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Nursing School

IV Therapy
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Unit A

Intravenous Therapy


$       Indications

-to supply fluid when pts are unable to take in adequate volume of fluids by mouth

                        -to provide salts (electrolytes) needed to maintain electrolyte balance

                        -to provide for glucose (dextrose), the main fuel for metabolism

                        -to provide water-soluble vitamins & medications

                        -to establish a direct line for rapidly needed medications

                        -blood & blood product administration


$          Calculations


                        total mL x drop factor

                        total hours x 60 minutes


                        total mL x drop factor

                        time in minutes


                        -drop factors:

                                    -Macrodrop (macrodrip) 10, 15, 20 gtt/min

                                    -Microdrop (microdrip) always 60 gtt/min             



                                    total mL

                                    total hours


                        -calculation of mL/hr when time frame is less than 1 hr:


                                    volume ordered (mL) x 60 minutes

                                    time in minutes x 1 hr


                                    -this equation will equal mL/hr


$          Nursing Responsibility

-check infusion at least every hr, timetape IV, check entire system: from bag to site or from site to bag

- if the IV is infusing by gravity & the IV is infusing too fast or too slow, check the following:

                                    -position of the arm

                                    -position & patency of the tube

                                    -height of the infusion - should be at least 24-36 inches above site

                                    -possible complication of the site


$          Complications




                        -Nerve, tendon, ligament damage

                        -Systemic complications:

                                    -circulatory overload



                                    -medication & fluid interactions

                                    -hypersensitivity reaction


$          Changing Container/Tubing/Site

-CDC recommends tubing be changed every 48-72 hrs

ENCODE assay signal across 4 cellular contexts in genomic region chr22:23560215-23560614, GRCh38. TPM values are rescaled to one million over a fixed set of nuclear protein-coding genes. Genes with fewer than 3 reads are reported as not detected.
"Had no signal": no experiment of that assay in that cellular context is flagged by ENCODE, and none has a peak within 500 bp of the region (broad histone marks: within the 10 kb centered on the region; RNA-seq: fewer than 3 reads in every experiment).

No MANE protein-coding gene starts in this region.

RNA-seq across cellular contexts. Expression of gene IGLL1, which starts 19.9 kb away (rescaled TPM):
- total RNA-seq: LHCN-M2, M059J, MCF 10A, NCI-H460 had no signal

-tubing usually changed at time when container is also being changed but it can be changed at other times

                        -IV containers are changed when needed, but at least every 24 hrs

-tubing & containers should be changed anytime contamination is suspected

-changed of tubing & containers should be documented in the pt chart & the tubing & containers should be clearly labeled w/date & time changed

-IV sites usually changed every 3-4 days if they are peripheral sites (check institutional policy)

                        -PICC sites & central lines are not changed every 3 days

                        -Routine site changes will help prevent complications at the site


$          Discontinuing IV

-need a physician’s order to d/c permanently

-if discontinuing d/t site complication or routine site change, do not need a Dr. order, as the intent is to restart the IV solution


$          Intermittent Infusion Device

-also called Saline Well/Saline Lock; Heparin Well/Herparin Lock

-used for pts who don’t require continuous IV infusion, but may require intermittent IV meds or fluids

                        -Maintenance of intermittent infusion devices; one technique (SASH)

                                    -S - Saline

                                    -A - Admix (medication)

                                    -S - Saline

                                    -H - Heparin (may/not use heparin)


$          Types of Solutions

-Isotonic - osmolarity of 250-375 mOsm/liter (may be 240-340)

                                    -normal saline, lactated ringers, D5W

-Hypotonic - less than 250 mOsm/liter (water moves from less concentrated to more concentrated (moves from intravascular space into ICF))

                                    - normal saline, 1/3 normal saline

-Hypertonic - greater than 375 mOsm/liter (water moves from less concentrated to more concentrated (moves from intracellular & interstitial compartments to intravascular space))

                                    - D5/NS, D/5 NS


$          Assessing Fluid/Electrolyte Imbalance

-factors affecting fluid & electrolyte balance:

                                    -age, environment, diet, stress, illness

                        -Well Hydrated Person:]

-stable weight from day to day, moist mucous membranes, appropriate food intake, straw colored urine, elastic skin turgor, mentally oriented, no complaint of thirst, no evidence of dehydration, no evidence of edema

                        -Fluid Restrictions:

                                    -usually ordered by physician

-nursing strategies: monitor what they got on food trays, save fluids from trays & space throughout the day, ice chips (usually melt to amount given), frequent mouth care w/non-drying agents


Taken from the Power Point presentation in class

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